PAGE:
Take Action: Environmental Justice
Andie Filler '18, Sustainability Intern for Curriculum Development
The EPA defines environmental justice as the fair treatment of all individuals, regardless of race, color, national origin, or income, and their equal opportunity to develop, implement, and enforce environmental policies and regulations. Environmental justice issues range from the concentration of landfill sites in minority neighborhoods to the toxic contamination of water in Flint, Michigan - a city with a poverty rate of nearly 42%. Additionally, as highlighted by Pope Francis in his encyclical Laudato Si, environmental justice is innately intertwined with social justice. Issues of this magnitude can seem daunting and difficult to solve, but here are some simple ways you can promote and uphold the ideals of environmental and social justice in your own community.
REDUCE the effect of environmental injustice in low-income and minority communities by volunteering with local programs that promote environmental equality and sustainability. For instance, SF Environment, a city department of San Francisco, supports community projects in low-income neighborhoods that tackle environmental issues like air pollution and toxic waste disposal. In addition, these projects also help to build lasting, self-reliant communities. This organization is one of many in the Bay Area that are working to uphold the dignity of all people by promoting environmental justice.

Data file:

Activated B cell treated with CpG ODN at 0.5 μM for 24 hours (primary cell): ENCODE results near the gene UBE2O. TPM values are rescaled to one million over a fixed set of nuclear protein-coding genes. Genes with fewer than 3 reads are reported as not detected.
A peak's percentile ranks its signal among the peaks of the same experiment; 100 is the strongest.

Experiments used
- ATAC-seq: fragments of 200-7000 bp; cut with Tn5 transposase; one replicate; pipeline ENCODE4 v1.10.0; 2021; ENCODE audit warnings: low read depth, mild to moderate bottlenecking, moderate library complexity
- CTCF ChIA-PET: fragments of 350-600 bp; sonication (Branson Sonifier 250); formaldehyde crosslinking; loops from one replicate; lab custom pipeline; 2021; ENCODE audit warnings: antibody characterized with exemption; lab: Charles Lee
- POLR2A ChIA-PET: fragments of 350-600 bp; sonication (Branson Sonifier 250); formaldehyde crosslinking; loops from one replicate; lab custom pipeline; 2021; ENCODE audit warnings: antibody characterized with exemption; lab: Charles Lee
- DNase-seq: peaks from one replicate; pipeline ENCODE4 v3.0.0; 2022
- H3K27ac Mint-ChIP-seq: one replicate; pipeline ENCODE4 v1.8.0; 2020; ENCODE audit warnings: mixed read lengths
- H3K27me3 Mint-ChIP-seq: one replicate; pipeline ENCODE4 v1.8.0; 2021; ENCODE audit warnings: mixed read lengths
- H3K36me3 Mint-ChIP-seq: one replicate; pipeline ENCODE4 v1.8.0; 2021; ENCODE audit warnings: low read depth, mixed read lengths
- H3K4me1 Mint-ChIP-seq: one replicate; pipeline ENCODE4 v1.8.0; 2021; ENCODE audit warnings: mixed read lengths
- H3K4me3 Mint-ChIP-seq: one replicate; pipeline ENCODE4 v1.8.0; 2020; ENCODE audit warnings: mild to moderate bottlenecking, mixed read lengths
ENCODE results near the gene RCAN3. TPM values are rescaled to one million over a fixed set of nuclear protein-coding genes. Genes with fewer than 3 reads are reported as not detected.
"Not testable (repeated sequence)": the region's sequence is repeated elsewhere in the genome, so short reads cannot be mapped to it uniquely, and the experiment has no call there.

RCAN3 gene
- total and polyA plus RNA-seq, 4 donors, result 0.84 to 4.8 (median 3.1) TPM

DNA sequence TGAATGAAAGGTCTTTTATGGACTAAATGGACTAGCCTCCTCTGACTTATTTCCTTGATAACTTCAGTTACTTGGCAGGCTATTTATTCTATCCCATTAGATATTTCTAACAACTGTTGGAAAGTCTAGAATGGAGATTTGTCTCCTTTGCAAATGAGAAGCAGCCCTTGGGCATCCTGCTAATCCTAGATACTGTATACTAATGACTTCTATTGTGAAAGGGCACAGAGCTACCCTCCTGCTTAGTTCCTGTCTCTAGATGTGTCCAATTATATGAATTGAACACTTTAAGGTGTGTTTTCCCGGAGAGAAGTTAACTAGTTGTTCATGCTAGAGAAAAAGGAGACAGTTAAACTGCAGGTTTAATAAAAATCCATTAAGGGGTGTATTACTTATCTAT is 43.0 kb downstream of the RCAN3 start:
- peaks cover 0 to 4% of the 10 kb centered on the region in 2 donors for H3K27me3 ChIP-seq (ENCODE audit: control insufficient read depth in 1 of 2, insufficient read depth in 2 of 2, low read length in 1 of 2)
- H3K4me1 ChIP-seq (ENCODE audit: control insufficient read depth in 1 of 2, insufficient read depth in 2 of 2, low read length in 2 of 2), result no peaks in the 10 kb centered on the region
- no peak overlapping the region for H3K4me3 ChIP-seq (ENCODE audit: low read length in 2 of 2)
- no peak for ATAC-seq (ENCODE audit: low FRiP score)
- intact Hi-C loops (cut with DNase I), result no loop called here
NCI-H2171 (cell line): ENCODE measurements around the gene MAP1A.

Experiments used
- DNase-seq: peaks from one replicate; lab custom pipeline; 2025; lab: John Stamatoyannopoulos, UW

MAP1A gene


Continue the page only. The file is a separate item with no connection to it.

REUSE resources whenever possible to reduce waste and leave more for others. Ever find half-filled water bottles lying around? Instead of throwing out this purified water, reuse it to water plants around your house (and don’t forget to recycle the bottle!). Small actions like this can help reduce the negative effects of the California drought - an environmental issue which continues to impact a number of small, rural, low-income communities and their accessibility to clean water.
RECYCLE old clothing, shoes, and accessories at Santa Clara University’s very own Swap for Good. Donate gently-used items from your wardrobe and pick out something new-to-you from others’ donations! Not only does this “swapping” reduce waste and energy costs associated with clothing production, it also directly benefits women and children from Homesafe (a transitional housing center), who get to pick out clothes from the shop for free. All remaining items are donated to Hope Services, a nonprofit organization that provides services to those with developmental disabilities. Organizations like these promote social justice and environmental justice - both essential pieces to a thriving, sustainable world.
RESPECT others and their shared rights to the Earth’s resources. This mindset is not only important for resolving current environmental justice issues, but also for preventing such issues from plaguing future generations. For instance, allowing waste to accumulate in our oceans may not have immediate consequences, but continued dumping creates a ripple effect that can disrupt many interconnected ecosystems and will affect us and future generations. By adopting an attitude of accountability in addition to respect for the dignity of others, even small actions can carry a meaningful precedent for others to follow.